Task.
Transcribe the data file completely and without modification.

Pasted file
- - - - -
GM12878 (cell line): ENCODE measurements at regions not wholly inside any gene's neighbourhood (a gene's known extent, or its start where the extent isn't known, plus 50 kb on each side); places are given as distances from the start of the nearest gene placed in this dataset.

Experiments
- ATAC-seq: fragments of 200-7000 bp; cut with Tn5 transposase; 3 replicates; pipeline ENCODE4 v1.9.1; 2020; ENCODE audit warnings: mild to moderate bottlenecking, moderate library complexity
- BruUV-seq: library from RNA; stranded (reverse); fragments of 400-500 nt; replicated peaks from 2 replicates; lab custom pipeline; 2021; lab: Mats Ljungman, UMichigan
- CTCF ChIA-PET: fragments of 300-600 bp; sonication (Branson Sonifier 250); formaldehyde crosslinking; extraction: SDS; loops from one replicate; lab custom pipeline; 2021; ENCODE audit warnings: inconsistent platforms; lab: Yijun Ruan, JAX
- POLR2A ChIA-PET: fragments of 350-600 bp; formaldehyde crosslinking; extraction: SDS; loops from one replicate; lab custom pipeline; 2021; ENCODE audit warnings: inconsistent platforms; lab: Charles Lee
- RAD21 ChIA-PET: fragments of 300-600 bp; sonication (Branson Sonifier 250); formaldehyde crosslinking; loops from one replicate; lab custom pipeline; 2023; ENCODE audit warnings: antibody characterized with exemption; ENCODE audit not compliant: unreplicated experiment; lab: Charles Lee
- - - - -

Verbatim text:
GM12878 (cell line): ENCODE measurements at regions not wholly inside any gene's neighbourhood (a gene's known extent, or its start where the extent isn't known, plus 50 kb on each side); places are given as distances from the start of the nearest gene placed in this dataset.

Experiments
- ATAC-seq: fragments of 200-7000 bp; cut with Tn5 transposase; 3 replicates; pipeline ENCODE4 v1.9.1; 2020; ENCODE audit warnings: mild to moderate bottlenecking, moderate library complexity
- BruUV-seq: library from RNA; stranded (reverse); fragments of 400-500 nt; replicated peaks from 2 replicates; lab custom pipeline; 2021; lab: Mats Ljungman, UMichigan
- CTCF ChIA-PET: fragments of 300-600 bp; sonication (Branson Sonifier 250); formaldehyde crosslinking; extraction: SDS; loops from one replicate; lab custom pipeline; 2021; ENCODE audit warnings: inconsistent platforms; lab: Yijun Ruan, JAX
- POLR2A ChIA-PET: fragments of 350-600 bp; formaldehyde crosslinking; extraction: SDS; loops from one replicate; lab custom pipeline; 2021; ENCODE audit warnings: inconsistent platforms; lab: Charles Lee
- RAD21 ChIA-PET: fragments of 300-600 bp; sonication (Branson Sonifier 250); formaldehyde crosslinking; loops from one replicate; lab custom pipeline; 2023; ENCODE audit warnings: antibody characterized with exemption; ENCODE audit not compliant: unreplicated experiment; lab: Charles Lee